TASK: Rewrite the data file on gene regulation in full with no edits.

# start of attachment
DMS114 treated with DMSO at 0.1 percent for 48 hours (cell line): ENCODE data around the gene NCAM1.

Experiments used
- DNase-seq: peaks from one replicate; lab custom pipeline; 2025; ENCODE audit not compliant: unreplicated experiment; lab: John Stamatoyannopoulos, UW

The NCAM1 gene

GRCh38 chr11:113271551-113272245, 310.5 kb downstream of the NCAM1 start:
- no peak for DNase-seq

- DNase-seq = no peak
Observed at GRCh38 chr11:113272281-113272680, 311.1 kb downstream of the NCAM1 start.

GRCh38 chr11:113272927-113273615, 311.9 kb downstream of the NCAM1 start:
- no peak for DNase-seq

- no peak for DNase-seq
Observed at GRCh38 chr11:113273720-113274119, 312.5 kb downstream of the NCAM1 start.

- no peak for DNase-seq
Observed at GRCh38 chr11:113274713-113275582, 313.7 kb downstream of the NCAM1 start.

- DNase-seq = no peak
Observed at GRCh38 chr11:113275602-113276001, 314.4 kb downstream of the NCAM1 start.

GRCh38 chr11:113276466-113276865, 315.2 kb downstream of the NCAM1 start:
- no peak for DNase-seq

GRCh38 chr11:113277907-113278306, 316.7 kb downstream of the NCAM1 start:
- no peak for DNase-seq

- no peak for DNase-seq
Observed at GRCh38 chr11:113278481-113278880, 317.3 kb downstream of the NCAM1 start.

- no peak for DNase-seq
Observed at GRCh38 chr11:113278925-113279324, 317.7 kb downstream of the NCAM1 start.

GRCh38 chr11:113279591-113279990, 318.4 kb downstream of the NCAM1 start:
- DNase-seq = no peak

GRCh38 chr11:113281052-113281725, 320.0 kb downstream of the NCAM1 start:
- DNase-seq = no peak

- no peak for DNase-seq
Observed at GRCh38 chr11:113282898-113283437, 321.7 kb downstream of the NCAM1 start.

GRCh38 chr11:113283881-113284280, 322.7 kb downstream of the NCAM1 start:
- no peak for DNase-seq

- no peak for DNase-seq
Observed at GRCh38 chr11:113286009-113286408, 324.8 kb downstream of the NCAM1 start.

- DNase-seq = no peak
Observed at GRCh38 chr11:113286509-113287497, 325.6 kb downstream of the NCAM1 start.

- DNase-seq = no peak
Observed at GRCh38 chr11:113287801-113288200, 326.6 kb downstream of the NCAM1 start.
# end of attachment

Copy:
DMS114 treated with DMSO at 0.1 percent for 48 hours (cell line): ENCODE data around the gene NCAM1.

Experiments used
- DNase-seq: peaks from one replicate; lab custom pipeline; 2025; ENCODE audit not compliant: unreplicated experiment; lab: John Stamatoyannopoulos, UW

The NCAM1 gene

GRCh38 chr11:113271551-113272245, 310.5 kb downstream of the NCAM1 start:
- no peak for DNase-seq

- DNase-seq = no peak
Observed at GRCh38 chr11:113272281-113272680, 311.1 kb downstream of the NCAM1 start.

GRCh38 chr11:113272927-113273615, 311.9 kb downstream of the NCAM1 start:
- no peak for DNase-seq

- no peak for DNase-seq
Observed at GRCh38 chr11:113273720-113274119, 312.5 kb downstream of the NCAM1 start.

- no peak for DNase-seq
Observed at GRCh38 chr11:113274713-113275582, 313.7 kb downstream of the NCAM1 start.

- DNase-seq = no peak
Observed at GRCh38 chr11:113275602-113276001, 314.4 kb downstream of the NCAM1 start.

GRCh38 chr11:113276466-113276865, 315.2 kb downstream of the NCAM1 start:
- no peak for DNase-seq

GRCh38 chr11:113277907-113278306, 316.7 kb downstream of the NCAM1 start:
- no peak for DNase-seq

- no peak for DNase-seq
Observed at GRCh38 chr11:113278481-113278880, 317.3 kb downstream of the NCAM1 start.

- no peak for DNase-seq
Observed at GRCh38 chr11:113278925-113279324, 317.7 kb downstream of the NCAM1 start.

GRCh38 chr11:113279591-113279990, 318.4 kb downstream of the NCAM1 start:
- DNase-seq = no peak

GRCh38 chr11:113281052-113281725, 320.0 kb downstream of the NCAM1 start:
- DNase-seq = no peak

- no peak for DNase-seq
Observed at GRCh38 chr11:113282898-113283437, 321.7 kb downstream of the NCAM1 start.

GRCh38 chr11:113283881-113284280, 322.7 kb downstream of the NCAM1 start:
- no peak for DNase-seq

- no peak for DNase-seq
Observed at GRCh38 chr11:113286009-113286408, 324.8 kb downstream of the NCAM1 start.

- DNase-seq = no peak
Observed at GRCh38 chr11:113286509-113287497, 325.6 kb downstream of the NCAM1 start.

- DNase-seq = no peak
Observed at GRCh38 chr11:113287801-113288200, 326.6 kb downstream of the NCAM1 start.